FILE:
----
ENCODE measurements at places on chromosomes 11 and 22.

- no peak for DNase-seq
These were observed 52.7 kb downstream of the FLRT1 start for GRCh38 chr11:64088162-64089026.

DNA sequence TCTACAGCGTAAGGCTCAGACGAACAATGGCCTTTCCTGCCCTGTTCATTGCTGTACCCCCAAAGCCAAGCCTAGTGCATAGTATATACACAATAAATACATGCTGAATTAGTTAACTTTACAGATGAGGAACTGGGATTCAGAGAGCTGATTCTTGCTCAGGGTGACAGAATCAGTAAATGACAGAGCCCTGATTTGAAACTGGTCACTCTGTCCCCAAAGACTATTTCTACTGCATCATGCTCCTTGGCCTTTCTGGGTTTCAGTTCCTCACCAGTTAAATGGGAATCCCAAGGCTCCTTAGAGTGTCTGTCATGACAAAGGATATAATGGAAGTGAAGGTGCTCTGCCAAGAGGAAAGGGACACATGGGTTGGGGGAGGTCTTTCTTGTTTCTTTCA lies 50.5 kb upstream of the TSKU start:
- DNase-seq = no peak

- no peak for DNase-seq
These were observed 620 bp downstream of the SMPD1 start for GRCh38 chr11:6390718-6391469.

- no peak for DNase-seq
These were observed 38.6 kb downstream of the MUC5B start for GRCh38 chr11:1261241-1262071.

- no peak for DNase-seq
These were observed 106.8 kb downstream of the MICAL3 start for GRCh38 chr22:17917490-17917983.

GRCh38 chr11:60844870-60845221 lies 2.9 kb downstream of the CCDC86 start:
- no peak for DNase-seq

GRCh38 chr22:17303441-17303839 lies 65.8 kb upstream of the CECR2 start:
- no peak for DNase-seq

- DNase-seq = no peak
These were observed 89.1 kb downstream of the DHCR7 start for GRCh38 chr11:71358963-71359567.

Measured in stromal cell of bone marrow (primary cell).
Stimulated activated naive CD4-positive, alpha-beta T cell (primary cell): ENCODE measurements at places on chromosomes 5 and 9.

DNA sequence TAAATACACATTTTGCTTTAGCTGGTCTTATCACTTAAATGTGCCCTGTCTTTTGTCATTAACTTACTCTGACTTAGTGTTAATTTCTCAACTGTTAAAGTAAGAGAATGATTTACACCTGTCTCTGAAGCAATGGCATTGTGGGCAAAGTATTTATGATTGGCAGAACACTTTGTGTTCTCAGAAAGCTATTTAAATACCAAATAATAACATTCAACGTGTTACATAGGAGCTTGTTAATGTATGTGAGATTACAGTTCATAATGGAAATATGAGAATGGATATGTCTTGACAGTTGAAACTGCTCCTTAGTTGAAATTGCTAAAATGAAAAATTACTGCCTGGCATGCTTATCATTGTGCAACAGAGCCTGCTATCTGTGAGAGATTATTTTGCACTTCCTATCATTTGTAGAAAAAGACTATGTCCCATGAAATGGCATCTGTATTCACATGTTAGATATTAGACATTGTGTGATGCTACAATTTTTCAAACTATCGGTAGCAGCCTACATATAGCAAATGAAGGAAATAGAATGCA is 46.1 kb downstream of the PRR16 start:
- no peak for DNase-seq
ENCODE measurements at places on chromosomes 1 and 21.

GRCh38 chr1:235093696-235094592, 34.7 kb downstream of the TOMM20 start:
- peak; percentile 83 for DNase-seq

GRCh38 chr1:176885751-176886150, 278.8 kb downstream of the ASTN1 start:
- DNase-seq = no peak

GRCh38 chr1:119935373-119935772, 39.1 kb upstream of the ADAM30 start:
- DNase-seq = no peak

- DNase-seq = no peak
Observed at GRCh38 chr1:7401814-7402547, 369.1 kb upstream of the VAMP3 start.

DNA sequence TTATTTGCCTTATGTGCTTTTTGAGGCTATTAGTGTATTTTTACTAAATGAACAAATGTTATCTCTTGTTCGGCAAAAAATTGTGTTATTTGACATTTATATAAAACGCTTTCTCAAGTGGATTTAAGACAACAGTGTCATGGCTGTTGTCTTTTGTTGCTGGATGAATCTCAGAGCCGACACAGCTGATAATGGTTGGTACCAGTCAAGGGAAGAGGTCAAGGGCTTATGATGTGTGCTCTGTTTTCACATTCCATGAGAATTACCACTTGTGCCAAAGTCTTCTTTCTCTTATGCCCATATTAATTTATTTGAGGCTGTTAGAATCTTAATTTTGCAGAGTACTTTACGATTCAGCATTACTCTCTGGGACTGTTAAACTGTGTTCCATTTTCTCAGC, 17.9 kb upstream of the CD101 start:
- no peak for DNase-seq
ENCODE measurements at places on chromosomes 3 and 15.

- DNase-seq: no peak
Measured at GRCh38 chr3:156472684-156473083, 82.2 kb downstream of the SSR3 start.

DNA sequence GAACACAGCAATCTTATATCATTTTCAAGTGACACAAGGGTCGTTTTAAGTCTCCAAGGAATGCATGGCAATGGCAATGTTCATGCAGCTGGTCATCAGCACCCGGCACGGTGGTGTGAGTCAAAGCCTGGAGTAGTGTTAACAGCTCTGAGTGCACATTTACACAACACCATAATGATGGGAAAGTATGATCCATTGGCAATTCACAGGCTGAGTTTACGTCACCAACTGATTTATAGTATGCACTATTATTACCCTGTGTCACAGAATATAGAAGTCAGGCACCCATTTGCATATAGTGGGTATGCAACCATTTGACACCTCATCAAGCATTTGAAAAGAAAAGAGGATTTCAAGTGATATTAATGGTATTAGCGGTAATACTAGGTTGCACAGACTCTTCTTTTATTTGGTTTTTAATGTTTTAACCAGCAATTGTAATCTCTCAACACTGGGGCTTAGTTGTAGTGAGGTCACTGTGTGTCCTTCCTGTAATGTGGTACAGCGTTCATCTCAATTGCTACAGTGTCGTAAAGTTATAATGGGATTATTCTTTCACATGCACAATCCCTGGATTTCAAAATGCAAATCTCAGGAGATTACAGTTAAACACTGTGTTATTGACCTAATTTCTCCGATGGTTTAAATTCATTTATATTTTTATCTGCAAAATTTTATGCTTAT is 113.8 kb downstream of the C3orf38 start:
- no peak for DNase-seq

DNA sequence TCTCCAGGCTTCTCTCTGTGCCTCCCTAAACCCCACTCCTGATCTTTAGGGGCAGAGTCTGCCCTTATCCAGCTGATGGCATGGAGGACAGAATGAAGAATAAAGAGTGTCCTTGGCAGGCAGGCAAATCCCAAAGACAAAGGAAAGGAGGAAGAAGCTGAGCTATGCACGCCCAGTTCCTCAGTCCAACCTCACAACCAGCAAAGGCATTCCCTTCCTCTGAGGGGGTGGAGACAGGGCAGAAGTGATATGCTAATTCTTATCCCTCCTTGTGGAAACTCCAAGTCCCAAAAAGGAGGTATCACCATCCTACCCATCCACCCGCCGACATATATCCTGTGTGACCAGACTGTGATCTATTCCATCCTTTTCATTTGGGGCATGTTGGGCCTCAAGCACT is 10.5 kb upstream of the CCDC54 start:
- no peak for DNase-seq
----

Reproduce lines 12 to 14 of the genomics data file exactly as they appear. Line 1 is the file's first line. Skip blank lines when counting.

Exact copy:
GRCh38 chr11:60844870-60845221 lies 2.9 kb downstream of the CCDC86 start:
- no peak for DNase-seq

GRCh38 chr22:17303441-17303839 lies 65.8 kb upstream of the CECR2 start: